Orthodox Jews believe they do not own their body but are invested with guardianship over life and soul including making significant efforts to preserve life despite prognosis. This means that:
  • Nothing may be done to hasten death - including withdrawal of water, nutrition, oxygen or medication
  • Information should be presented to sustain hope and avoid despair leading to the patient giving up
  • Each family is encouraged to consult a competent Rabbi who can assess every risk benefit decision carefully for Halachic implications
A Rabbi will always take account of a patients pain or suffering in decisions to provide palliation or ‘heroic' treatments.
Orthodox Jews may wish to complete an advance directive about medical treatment, which states clearly what they would like to happen in the event that they lack the capacity to make decisions in the future. The Interlink FoundationExternal sitehas developed an advance directive and training material for professionals, both of which are available at the bottom of this page.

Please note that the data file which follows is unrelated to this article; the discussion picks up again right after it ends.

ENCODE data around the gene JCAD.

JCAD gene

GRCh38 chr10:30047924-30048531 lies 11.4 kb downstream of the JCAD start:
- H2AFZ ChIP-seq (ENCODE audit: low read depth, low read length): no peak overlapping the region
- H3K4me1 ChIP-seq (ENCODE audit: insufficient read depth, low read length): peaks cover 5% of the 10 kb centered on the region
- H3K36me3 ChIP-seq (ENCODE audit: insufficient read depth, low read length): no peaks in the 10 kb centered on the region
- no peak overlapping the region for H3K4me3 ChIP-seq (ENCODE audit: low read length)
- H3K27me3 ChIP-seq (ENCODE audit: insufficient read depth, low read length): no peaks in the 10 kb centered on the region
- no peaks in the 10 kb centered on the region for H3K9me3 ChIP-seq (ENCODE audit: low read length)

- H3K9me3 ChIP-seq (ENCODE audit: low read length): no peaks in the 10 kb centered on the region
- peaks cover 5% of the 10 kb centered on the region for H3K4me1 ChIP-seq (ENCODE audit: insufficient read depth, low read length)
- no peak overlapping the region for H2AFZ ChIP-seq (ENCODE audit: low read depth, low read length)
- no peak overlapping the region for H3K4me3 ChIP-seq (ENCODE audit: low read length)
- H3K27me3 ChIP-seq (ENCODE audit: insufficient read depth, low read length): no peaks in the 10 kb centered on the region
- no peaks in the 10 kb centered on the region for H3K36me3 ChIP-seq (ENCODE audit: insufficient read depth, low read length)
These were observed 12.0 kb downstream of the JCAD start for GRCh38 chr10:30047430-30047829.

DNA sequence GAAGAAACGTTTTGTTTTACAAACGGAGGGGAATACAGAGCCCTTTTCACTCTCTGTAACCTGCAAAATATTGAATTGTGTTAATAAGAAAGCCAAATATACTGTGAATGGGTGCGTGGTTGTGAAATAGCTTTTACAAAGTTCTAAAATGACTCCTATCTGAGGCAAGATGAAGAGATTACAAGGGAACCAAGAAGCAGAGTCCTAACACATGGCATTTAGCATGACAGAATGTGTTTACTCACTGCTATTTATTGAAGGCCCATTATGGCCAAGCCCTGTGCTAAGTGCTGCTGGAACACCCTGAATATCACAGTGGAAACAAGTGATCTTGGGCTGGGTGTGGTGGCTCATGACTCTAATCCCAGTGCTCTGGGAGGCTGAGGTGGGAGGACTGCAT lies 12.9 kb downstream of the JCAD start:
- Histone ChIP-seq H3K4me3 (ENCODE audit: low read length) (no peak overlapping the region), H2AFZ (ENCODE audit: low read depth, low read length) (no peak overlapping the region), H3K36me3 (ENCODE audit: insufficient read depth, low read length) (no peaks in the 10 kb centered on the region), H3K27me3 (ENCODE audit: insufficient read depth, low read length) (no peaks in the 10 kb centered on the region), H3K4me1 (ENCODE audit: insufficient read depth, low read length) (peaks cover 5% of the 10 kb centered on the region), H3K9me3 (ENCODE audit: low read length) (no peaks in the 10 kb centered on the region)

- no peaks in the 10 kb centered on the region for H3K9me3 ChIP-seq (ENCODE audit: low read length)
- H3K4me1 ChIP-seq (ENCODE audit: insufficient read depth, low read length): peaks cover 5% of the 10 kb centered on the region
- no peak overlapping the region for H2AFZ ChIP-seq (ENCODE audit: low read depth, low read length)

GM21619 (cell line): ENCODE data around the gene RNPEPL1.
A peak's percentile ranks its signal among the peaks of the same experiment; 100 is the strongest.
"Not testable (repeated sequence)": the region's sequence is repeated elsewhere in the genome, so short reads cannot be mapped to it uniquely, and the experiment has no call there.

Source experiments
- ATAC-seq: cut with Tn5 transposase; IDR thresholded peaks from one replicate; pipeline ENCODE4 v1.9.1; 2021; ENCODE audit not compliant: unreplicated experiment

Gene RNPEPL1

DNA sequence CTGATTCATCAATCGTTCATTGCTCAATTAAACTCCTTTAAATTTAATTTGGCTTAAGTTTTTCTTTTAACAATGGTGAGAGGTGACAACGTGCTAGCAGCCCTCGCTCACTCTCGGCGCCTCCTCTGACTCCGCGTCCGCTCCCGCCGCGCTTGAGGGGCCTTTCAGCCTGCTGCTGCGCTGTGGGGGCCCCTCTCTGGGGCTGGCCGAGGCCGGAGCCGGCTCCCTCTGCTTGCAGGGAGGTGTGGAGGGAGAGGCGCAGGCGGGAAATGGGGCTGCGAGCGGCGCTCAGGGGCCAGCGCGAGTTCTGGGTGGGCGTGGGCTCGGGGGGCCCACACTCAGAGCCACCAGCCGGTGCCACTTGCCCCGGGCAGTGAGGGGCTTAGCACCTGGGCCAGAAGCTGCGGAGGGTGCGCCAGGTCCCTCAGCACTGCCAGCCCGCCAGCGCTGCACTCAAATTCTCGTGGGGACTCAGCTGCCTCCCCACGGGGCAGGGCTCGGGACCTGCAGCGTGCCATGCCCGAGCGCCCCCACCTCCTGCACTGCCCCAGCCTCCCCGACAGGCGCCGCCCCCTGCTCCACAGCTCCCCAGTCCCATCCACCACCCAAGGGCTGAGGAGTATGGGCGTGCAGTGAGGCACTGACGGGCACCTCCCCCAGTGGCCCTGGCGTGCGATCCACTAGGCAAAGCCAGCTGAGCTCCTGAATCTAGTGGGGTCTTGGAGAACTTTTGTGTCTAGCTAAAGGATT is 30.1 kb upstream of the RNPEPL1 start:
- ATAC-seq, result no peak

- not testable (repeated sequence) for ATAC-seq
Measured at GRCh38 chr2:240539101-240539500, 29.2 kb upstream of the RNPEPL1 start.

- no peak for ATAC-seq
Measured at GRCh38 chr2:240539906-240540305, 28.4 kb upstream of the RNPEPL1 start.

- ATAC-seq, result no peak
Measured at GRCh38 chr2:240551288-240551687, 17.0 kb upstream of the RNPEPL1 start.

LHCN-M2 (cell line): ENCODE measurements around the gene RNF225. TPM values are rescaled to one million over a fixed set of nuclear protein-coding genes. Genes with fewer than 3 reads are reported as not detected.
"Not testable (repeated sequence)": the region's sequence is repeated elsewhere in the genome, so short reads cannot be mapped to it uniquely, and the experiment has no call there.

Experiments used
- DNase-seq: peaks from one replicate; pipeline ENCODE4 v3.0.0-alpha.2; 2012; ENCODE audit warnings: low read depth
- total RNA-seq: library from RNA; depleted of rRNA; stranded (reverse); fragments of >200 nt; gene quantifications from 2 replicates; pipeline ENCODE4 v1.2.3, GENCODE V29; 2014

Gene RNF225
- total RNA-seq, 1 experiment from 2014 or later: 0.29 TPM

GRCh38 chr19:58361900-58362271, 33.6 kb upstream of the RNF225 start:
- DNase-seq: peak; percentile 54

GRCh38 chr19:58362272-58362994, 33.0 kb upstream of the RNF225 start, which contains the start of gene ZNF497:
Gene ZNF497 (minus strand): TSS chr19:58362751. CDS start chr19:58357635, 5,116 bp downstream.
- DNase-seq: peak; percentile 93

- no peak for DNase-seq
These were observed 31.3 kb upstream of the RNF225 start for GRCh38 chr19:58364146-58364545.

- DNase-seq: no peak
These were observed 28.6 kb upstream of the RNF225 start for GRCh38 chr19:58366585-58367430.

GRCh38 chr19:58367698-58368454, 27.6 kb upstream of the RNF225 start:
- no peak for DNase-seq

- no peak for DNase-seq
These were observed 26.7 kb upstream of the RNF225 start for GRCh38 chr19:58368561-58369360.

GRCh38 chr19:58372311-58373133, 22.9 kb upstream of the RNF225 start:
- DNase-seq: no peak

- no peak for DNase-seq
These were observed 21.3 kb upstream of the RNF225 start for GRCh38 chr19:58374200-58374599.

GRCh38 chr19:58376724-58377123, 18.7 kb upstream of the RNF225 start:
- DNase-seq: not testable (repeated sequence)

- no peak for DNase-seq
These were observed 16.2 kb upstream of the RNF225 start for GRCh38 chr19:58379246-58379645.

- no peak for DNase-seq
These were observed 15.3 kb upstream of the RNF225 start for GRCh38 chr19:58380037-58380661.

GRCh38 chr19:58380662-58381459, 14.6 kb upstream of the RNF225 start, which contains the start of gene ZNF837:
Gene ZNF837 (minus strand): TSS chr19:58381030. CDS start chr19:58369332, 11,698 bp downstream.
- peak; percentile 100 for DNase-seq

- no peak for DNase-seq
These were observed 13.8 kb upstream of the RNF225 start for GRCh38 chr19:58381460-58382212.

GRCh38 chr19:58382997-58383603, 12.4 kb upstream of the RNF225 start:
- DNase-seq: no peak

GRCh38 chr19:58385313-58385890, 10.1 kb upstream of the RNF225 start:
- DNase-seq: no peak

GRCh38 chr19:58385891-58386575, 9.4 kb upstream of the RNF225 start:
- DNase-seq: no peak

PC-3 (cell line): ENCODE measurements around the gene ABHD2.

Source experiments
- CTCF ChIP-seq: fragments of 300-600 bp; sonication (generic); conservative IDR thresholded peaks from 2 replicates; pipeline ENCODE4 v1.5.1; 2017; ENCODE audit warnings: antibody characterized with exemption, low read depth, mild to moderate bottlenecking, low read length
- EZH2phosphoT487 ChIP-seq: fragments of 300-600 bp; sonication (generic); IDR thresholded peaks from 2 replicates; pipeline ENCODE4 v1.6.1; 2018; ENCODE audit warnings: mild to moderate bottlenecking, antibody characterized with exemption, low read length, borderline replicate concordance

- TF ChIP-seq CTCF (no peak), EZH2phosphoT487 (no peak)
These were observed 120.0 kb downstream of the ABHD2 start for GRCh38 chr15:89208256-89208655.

Downloadable documents

If you are unable to view documents of these types, our downloads page provides links to viewing software.
This page was last updated on 12 September 2012
Anyone desiring to make an Advance Care Directive or Living Will would do well to adapt that provided above as a guide to their own needs and purposes.

It is most thorough and precludes the arrogant physician stepping in to present an alternative interpretation of intent.

According to DeadSocial on Dying Matters,

Living wills allow you to indicate that you wish to refuse certain types of medical treatment, should you be unable to make or communicate a decision about your treatment in the future.